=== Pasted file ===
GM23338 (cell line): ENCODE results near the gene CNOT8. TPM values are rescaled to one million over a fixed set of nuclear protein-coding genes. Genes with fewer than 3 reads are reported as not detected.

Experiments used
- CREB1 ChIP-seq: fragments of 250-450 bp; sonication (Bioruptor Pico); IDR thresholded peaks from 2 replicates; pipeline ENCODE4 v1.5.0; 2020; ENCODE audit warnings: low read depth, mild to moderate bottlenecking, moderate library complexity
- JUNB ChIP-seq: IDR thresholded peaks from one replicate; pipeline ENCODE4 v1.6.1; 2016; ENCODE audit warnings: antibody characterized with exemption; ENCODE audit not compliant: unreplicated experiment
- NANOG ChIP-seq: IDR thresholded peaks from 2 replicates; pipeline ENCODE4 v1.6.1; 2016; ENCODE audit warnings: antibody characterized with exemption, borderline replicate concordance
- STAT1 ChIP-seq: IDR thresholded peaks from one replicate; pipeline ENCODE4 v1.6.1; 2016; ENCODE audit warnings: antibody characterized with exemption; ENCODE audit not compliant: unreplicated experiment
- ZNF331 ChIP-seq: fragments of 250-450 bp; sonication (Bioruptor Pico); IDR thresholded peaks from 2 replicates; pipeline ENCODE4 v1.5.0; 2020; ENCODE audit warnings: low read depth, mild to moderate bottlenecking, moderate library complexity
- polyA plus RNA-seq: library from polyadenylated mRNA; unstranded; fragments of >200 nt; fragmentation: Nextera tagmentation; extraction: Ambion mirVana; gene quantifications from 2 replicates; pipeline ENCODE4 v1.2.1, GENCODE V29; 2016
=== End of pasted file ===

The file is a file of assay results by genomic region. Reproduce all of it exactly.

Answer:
GM23338 (cell line): ENCODE results near the gene CNOT8. TPM values are rescaled to one million over a fixed set of nuclear protein-coding genes. Genes with fewer than 3 reads are reported as not detected.

Experiments used
- CREB1 ChIP-seq: fragments of 250-450 bp; sonication (Bioruptor Pico); IDR thresholded peaks from 2 replicates; pipeline ENCODE4 v1.5.0; 2020; ENCODE audit warnings: low read depth, mild to moderate bottlenecking, moderate library complexity
- JUNB ChIP-seq: IDR thresholded peaks from one replicate; pipeline ENCODE4 v1.6.1; 2016; ENCODE audit warnings: antibody characterized with exemption; ENCODE audit not compliant: unreplicated experiment
- NANOG ChIP-seq: IDR thresholded peaks from 2 replicates; pipeline ENCODE4 v1.6.1; 2016; ENCODE audit warnings: antibody characterized with exemption, borderline replicate concordance
- STAT1 ChIP-seq: IDR thresholded peaks from one replicate; pipeline ENCODE4 v1.6.1; 2016; ENCODE audit warnings: antibody characterized with exemption; ENCODE audit not compliant: unreplicated experiment
- ZNF331 ChIP-seq: fragments of 250-450 bp; sonication (Bioruptor Pico); IDR thresholded peaks from 2 replicates; pipeline ENCODE4 v1.5.0; 2020; ENCODE audit warnings: low read depth, mild to moderate bottlenecking, moderate library complexity
- polyA plus RNA-seq: library from polyadenylated mRNA; unstranded; fragments of >200 nt; fragmentation: Nextera tagmentation; extraction: Ambion mirVana; gene quantifications from 2 replicates; pipeline ENCODE4 v1.2.1, GENCODE V29; 2016